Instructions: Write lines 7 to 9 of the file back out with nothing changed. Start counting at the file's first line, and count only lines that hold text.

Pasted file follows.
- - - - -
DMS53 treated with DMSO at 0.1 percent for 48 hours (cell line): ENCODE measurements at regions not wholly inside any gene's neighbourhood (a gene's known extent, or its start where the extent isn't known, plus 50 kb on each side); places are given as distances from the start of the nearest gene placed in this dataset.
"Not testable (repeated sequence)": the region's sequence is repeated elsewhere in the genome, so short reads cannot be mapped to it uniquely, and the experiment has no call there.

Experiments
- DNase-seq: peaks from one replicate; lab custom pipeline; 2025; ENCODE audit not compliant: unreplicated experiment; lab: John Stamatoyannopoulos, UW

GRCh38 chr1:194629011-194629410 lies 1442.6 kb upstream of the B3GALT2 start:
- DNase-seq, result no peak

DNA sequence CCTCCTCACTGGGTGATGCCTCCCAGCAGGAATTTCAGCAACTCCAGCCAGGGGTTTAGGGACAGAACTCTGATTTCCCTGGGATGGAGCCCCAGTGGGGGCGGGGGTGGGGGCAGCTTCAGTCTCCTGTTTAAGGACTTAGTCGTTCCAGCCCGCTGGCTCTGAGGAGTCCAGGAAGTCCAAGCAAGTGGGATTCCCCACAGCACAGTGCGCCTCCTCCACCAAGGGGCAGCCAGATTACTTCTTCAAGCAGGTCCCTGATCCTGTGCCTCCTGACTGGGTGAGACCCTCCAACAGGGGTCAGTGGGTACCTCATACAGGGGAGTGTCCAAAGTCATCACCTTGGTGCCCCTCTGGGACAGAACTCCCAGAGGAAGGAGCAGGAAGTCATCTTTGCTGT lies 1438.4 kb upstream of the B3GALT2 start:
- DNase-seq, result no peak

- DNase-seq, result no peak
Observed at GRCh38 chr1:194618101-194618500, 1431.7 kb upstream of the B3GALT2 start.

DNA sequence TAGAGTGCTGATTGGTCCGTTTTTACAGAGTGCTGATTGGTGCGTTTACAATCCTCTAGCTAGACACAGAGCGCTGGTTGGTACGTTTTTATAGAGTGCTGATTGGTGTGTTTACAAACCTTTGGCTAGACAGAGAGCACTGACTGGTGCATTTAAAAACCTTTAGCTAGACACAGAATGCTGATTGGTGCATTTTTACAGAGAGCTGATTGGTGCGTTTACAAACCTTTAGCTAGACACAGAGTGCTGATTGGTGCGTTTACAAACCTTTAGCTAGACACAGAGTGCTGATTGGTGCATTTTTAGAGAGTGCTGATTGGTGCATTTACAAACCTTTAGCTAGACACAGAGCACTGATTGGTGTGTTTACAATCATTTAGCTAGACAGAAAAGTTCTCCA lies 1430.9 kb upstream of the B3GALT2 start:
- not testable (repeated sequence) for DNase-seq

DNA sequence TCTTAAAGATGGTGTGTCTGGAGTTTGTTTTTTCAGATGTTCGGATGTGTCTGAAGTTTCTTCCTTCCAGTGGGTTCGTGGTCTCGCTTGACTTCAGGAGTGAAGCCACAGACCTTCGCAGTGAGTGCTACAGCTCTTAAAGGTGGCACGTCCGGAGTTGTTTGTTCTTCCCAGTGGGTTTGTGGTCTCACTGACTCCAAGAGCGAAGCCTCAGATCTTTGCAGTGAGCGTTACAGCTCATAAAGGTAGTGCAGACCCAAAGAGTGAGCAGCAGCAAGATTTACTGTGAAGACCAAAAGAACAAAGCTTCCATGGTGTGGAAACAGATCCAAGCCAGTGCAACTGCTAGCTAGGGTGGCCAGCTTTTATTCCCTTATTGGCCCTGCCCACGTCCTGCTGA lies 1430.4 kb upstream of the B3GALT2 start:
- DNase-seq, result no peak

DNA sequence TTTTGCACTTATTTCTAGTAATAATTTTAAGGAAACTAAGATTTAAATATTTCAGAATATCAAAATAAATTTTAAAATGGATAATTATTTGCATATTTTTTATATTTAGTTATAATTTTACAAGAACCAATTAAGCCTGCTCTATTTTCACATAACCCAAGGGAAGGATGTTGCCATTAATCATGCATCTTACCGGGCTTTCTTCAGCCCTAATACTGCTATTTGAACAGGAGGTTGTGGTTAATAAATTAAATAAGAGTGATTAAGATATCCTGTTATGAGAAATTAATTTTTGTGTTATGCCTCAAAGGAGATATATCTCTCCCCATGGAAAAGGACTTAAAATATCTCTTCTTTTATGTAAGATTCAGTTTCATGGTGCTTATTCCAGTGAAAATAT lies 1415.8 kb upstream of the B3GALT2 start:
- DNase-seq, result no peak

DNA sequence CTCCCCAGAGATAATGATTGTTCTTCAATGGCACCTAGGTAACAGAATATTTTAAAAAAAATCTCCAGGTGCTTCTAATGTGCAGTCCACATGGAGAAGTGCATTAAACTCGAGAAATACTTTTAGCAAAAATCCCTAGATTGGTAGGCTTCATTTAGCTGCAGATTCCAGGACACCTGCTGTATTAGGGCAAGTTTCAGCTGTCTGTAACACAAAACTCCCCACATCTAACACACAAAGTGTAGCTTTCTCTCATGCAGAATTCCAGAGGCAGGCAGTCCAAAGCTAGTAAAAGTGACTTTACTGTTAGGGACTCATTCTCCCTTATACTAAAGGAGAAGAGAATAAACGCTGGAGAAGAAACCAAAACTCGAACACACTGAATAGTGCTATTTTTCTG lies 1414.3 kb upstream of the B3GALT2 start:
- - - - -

DNA sequence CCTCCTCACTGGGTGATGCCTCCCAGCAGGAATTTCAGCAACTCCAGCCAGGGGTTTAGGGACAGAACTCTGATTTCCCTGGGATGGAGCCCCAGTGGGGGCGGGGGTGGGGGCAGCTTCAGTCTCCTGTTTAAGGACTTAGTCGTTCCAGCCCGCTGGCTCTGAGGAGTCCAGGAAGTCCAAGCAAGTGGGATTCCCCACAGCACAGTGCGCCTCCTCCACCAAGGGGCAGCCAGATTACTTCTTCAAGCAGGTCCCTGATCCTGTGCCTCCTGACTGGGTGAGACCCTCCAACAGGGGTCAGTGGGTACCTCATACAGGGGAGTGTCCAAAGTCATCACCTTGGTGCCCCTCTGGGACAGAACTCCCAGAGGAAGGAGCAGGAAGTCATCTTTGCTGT lies 1438.4 kb upstream of the B3GALT2 start:
- DNase-seq, result no peak

- DNase-seq, result no peak